SALES DIRECTOR GUIDO MIGNON: "NEW TIMES, NEW OFFICES"
In recent years, office spaces have evolved from traditional, rigid workplaces to flexible, inspiring environments. The old-fashioned cubicle had been out of favour for decades, but even the open-plan office is now in the garbage. This shift reflects not only changing business needs, but also the impact of technology and the desires of a new generation of young workers who demand much more from the workplace. To the ‘older’ ones, the modern office sometimes looks more like a trendy coffee shop.
The rise of flexible workspace
With years of experience in project logistics, we at Jan Krediet have witnessed quite a few of these developments and transformations. One of the most striking trends in the office market is the rise of flexible workspace. Co-working spaces and shared office concepts have rapidly become popular. Sometimes extremely fast-growing global players in this market segment offered companies the opportunity to expand or contract quickly, without being stuck with long-term leases. I myself worked briefly from such a location in London at a previous employer. We had outgrown our premises too quickly and could not immediately find a larger office. This way, we immediately had a complete solution; the beer on Friday afternoons even included. And we were certainly not alone there: self-employed people, startups and entire departments of companies that were temporarily stationed there sat together at the ‘vrijmibo’; hip Dutch slang for the old-fashioned Friday afternoon drink (Dutch: vrijdagmiddagborrel).
Co-working spaces: a game changer in the working environment
The concept of co-working spaces has rigorously changed the way we look at workplaces. It has also been an inspiring development for us. Setting up more than 80 locations for a major US player across Europe and beyond, we have established ourselves as the name in European project logistics.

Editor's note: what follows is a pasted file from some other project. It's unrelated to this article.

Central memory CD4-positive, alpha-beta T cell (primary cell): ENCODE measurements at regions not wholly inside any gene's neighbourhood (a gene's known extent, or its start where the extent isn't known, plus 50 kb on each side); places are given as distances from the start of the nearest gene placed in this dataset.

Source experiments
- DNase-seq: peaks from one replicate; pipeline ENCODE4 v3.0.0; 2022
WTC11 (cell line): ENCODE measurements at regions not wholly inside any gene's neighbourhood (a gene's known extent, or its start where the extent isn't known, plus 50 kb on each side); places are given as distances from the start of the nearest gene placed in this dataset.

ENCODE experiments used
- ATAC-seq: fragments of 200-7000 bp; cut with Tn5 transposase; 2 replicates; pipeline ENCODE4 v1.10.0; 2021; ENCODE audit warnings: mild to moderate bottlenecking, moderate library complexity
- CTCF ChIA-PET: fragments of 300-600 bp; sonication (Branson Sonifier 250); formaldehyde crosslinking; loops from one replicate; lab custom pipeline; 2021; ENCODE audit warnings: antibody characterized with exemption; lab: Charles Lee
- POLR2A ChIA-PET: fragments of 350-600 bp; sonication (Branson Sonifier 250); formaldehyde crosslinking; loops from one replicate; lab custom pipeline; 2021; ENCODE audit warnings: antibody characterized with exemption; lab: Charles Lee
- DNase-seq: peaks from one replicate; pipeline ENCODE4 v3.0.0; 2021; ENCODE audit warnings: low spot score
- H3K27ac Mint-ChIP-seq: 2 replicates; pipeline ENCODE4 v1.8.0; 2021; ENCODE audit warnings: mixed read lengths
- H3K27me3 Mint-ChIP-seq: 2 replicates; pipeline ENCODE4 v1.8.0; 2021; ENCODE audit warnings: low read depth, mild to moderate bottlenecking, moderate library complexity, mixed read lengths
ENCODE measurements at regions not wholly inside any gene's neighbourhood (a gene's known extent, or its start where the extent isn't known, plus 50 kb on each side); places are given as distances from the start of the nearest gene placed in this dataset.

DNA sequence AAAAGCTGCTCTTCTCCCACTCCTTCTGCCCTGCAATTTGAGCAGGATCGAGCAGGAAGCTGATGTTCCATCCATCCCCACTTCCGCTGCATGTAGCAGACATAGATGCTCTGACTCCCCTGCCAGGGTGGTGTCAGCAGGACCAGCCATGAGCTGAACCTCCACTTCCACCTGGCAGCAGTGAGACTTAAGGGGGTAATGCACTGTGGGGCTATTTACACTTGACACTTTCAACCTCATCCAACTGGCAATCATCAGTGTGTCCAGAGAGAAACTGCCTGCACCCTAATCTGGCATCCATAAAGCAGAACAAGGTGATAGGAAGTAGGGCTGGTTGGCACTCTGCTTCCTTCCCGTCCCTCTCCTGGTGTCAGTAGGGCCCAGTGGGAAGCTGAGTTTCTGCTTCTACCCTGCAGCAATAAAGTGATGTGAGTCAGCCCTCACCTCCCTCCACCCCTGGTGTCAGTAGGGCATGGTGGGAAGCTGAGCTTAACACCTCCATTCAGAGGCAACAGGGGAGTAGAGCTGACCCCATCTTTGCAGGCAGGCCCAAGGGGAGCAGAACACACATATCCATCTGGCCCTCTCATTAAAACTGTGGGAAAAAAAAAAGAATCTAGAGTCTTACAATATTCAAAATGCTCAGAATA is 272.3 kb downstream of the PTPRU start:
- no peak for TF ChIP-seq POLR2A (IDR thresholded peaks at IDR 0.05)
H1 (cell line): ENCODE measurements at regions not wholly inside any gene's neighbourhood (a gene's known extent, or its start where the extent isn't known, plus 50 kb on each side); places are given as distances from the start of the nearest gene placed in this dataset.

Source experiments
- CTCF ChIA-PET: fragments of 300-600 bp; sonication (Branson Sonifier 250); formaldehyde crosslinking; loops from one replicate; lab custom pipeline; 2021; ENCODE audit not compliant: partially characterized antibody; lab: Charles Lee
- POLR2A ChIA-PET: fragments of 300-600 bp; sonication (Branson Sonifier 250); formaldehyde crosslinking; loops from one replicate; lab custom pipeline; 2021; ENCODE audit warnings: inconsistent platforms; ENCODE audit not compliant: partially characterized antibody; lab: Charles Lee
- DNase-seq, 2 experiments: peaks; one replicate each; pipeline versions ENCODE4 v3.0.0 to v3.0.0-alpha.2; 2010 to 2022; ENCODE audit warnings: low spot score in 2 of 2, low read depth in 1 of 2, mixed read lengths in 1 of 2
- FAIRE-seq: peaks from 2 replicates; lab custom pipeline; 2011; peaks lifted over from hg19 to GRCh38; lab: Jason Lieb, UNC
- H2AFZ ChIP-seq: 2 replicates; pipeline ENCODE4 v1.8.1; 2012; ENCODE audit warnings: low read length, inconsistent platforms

Hybrid working models and the future of offices
The COVID-19 pandemic changed the direction of this trend overnight: hybrid working models, where employees can work from home as well as in the office, became essential for the survival of organisations overnight. This need for flexibility and technological integration continued even after the pandemic; working from home even seemed to become a fundamental right for employees for a while. While some may argue that this marks the end of offices, it is clear to me that the need for physical workplaces remains. However, they are evolving into more than just places to work; they are becoming centres of innovation, collaboration and inspiration. The market is adapting to this new reality, and those who are flexible and progressive will thrive in this ever-changing environment.